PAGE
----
Stanford Children’s Health has been offering services for transgender children and adolescents for ten years, and is currently assessing and developing a full-fledged multidisciplinary clinic to be opened in 8-12 months.
The announcement of the development of the program was just released to the public via an article published on Palo Alto Online on Oct. 8, and the clinic is estimated to open its doors in 8-12 months.
Dr. Tandy Aye is one of the lead developers of Stanford Children’s Health’s multidisciplinary transgender care clinic program and a pediatric endocrinologist for Stanford Children’s Health.
Kids and adolescents are a growing demographic of the transgender population and therefore there is ever the more need to create this clinic. Aye has been working with children her entire medical career as a pediatric endocrinologist.
“I have seen transgender youth from four and a half up to 15 years so far,” Aye said. “ It’s a whole long journey and process that we at Stanford are here to support the family.”
As soon as parents show concern over their children’s gender identities it does not mean those children will start on hormones as soon as possible. The process is a gradual one, and Stanford Children’s Health simply provides the services to assist and assess the children to help with gender affirmation.
There are many specialty treatments that transgender patients need during their transition. Aye practices pediatric endocrinology, the study of medicine that in relation to the endocrine system, the system that controls hormones.
“As a pediatric endocrinologist, it is especially important to me to provide safe services for transgender children and family,” Aye said. “This multidisciplinary program will offer services of pediatric endocrinologists, adolescent medicine specialists, urologists and gynecologists, social workers and patient-parent advocate groups.”
About 700,000 people in the United States today identify themselves as transgender. This number has been on the rise, as stated in a survey conducted by Lambda Legal, a prominent legal organization for lesbian, gay, bisexual, transgender and queer advocacy. The increase at such a rapid rate is due to the efforts of communities all over the nation to take steps towards acceptance for people who identify themselves as transgender. However, children and adolescents who identify as transgender have trouble accessing proper services for themselves.
“Several factors, I think, that are impeding the access of transgender youth to proper healthcare services are being able to find enough providers in all the various specialties related to transgender care, insurance coverage for these services and social support,” Aye said.
All hospitals, including children’s hospitals, must legally provide service to and cannot turn away transgendered patients, as mandated by the Affordable Health Care Act initiative.
According to the Lambda Legal survey, of the 700,000 people who identify as transgender, a reported 70 percent are not receiving the proper care at medical facilities that they have a lawful right to due to their gender identity.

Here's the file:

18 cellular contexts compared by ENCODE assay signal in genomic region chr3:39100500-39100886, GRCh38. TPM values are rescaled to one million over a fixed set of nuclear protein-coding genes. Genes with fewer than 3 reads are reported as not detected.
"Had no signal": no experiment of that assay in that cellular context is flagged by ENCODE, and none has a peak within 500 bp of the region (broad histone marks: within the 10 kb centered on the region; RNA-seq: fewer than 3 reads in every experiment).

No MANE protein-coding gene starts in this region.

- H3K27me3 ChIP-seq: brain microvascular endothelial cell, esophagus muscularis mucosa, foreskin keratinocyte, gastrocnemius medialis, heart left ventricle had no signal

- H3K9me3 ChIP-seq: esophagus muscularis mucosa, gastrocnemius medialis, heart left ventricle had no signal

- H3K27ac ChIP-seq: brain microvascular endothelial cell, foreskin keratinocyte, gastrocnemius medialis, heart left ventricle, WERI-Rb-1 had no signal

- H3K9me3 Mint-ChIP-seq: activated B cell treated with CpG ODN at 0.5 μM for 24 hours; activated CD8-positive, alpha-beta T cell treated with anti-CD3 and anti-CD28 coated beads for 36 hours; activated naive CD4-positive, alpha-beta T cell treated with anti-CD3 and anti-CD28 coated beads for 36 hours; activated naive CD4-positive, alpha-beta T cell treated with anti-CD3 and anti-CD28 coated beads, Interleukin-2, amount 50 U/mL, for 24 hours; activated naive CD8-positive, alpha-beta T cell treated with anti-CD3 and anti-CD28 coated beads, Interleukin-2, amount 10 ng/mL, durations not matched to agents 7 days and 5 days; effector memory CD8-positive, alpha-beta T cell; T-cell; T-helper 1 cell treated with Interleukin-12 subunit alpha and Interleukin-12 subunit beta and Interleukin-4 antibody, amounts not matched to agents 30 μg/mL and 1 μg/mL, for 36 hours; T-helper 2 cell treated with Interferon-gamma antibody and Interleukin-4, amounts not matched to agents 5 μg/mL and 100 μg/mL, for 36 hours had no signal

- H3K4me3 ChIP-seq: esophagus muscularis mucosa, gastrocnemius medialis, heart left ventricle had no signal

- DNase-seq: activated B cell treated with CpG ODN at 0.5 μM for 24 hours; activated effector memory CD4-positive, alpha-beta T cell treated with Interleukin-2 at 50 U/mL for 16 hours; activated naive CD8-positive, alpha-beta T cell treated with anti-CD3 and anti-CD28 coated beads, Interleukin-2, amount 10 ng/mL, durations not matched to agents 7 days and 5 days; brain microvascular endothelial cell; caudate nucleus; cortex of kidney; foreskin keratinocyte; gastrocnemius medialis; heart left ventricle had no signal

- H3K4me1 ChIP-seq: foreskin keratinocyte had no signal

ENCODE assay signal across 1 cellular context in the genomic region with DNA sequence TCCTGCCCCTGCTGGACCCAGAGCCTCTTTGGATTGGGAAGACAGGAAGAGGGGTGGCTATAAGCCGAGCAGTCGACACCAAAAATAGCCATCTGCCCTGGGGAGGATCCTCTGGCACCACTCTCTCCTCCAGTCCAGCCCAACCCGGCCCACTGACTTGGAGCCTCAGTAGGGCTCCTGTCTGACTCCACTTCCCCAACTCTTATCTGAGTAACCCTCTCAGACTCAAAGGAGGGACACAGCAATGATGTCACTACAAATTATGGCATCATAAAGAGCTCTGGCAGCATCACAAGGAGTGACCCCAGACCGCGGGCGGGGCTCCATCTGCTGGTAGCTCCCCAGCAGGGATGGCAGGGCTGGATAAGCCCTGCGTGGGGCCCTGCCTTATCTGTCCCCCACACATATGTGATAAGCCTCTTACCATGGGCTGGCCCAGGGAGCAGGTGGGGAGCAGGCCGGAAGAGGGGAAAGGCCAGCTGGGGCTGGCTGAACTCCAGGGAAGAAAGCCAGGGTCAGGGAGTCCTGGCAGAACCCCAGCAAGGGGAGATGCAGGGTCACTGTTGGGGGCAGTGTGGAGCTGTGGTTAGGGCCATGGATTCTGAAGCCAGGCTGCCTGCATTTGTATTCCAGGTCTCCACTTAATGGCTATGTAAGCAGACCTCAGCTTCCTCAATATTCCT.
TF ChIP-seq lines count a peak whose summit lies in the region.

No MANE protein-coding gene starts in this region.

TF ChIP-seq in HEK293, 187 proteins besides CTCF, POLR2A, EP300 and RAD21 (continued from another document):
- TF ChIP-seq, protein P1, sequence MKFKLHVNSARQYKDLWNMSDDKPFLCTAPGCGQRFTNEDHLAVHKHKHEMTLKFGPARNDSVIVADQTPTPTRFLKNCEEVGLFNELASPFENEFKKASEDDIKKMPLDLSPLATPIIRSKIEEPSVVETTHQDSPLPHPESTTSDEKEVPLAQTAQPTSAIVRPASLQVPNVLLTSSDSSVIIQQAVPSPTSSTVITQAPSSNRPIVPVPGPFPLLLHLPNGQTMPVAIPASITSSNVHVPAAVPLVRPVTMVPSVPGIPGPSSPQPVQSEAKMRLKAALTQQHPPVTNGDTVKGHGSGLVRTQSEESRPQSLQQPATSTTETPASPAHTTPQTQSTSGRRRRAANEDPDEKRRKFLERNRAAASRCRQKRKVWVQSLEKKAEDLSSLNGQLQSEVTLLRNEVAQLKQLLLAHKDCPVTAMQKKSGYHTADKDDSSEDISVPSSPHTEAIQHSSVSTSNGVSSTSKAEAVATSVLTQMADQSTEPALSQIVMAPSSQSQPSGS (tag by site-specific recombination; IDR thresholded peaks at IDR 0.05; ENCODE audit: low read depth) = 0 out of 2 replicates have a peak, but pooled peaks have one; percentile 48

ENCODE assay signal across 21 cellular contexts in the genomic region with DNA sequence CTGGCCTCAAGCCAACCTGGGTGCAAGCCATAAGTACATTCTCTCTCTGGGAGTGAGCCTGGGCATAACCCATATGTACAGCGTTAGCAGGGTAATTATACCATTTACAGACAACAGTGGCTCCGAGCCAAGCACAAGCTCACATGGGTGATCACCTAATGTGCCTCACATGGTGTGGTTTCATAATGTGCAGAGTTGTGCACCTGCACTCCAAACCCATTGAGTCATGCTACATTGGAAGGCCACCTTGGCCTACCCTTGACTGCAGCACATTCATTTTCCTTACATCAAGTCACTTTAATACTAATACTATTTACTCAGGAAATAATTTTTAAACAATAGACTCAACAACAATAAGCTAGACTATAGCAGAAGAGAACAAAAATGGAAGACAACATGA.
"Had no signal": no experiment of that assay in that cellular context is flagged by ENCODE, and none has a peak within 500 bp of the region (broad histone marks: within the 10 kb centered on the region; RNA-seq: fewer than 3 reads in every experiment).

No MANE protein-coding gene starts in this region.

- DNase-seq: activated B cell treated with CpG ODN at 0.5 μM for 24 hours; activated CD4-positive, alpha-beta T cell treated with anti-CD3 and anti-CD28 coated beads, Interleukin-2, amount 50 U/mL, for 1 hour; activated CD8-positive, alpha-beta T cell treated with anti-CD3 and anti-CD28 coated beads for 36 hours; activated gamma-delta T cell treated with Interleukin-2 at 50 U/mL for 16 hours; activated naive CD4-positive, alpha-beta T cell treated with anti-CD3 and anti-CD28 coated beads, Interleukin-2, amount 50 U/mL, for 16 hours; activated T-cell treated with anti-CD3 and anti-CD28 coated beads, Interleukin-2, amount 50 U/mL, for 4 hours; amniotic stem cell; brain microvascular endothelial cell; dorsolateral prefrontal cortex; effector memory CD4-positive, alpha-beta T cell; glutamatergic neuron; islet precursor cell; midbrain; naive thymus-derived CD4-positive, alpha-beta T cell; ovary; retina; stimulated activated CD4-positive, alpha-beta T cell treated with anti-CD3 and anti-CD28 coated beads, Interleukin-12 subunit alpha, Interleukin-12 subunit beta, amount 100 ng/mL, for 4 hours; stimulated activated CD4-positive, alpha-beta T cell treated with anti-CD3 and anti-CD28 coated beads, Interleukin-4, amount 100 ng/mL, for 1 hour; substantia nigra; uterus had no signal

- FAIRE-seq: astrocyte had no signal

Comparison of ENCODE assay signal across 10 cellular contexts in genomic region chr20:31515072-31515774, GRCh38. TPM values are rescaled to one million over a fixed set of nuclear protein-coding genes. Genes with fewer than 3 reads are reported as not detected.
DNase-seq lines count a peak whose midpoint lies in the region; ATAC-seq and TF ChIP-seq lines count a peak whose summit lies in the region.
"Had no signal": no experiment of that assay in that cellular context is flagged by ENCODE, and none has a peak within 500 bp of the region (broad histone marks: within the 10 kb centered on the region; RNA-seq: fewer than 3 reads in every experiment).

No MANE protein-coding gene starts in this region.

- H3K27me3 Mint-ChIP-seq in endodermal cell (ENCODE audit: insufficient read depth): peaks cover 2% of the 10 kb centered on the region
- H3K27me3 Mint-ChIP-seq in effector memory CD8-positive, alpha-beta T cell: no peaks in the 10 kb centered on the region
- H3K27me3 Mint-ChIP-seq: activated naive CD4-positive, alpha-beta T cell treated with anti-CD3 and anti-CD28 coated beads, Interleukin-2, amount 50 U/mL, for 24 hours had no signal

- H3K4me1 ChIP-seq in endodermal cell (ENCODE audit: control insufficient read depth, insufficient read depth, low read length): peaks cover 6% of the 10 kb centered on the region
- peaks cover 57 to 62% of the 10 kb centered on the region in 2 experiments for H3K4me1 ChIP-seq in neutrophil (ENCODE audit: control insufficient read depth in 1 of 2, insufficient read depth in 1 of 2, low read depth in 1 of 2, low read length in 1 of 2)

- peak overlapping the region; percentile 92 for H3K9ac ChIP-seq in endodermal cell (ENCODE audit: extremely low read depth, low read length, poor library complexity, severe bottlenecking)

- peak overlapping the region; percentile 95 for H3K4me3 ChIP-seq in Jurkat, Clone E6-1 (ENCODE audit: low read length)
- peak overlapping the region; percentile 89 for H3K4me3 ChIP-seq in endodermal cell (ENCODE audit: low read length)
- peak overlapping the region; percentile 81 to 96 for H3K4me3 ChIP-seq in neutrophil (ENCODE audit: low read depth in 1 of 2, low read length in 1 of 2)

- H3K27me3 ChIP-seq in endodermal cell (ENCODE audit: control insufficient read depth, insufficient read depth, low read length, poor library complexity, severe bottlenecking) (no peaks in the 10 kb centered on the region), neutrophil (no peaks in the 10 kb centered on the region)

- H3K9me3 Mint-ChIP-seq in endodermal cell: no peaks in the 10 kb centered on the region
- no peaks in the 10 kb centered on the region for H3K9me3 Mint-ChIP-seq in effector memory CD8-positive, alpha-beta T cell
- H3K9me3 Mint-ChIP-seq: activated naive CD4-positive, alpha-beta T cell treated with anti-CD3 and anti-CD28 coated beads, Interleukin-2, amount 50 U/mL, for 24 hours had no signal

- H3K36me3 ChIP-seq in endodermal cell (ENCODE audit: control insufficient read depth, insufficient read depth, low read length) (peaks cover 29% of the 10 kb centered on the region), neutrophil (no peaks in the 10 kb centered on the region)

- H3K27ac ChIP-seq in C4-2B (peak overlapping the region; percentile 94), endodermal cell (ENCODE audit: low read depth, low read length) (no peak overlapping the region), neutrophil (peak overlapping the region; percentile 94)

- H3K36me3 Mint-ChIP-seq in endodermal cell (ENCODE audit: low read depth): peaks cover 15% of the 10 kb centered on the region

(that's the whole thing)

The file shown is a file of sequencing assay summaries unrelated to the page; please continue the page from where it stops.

Currently, 16 states, besides California, have gender identity protection laws. A survey conducted by the American Psychiatric Association revealed what the previously mentioned 70 percent not receiving proper care are going through.
It stated that 28 percent of transgender patients put off necessary care in fear of not receiving proper treatment, 8 percent who required emergency care were refused emergency care, and another 8 percent were denied necessary surgery — all as a result of their gender identity.
The postponing of care is found to be that the patients had received improper, or even abusive, treatment by hospital staff in the form of physical abuse, blame for their health status from health-care providers or technicians refusing to touch them.
In 2015, with rising numbers of transgender people, Dr. Dru Levasseur, the Transgender Rights Project Director for Lambda Legal, thinks this behavior is completely unacceptable.
“One of the things we still hear is that, when people are at their most vulnerable moment of need, like going to the hospital for emergency care, horrible things still happen,” Levasseur said in an interview with RH Reality Check, a reproductive and sexual health justice advocacy radio and newsletter.
People of the transgender demographic are more likely to be vulnerable emotionally and are 22 times more likely than the population to commit suicide, according to a study by the New York Times.
Stanford Children’s Health is making efforts to combating the issue by making their multidisciplinary clinic, which will offer medical needs for gender transitions and psychological support for children and adolescents seeking to change genders.
Gender conforming young transgender people requiring specialized care usually had to travel to clinics such as the Child and Adolescent Gender Center at the University of California San Francisco (UCSF) to receive complete care. This can be an extensive drive for all of the Bay Area residents.
“Pediatric endocrinologists in the area have been offering care for transgender youth for more than 10 years, and working in collaboration with Dr. Rosenthal at UCSF we felt it was important to assess the services needed in the community here,” Aye said.
This initiative will create a generation of non-gender conformists into a place they will be taken care of .
Acceptance is what the American public is moving towards through steps forward such as the development of this clinic for children and adolescents.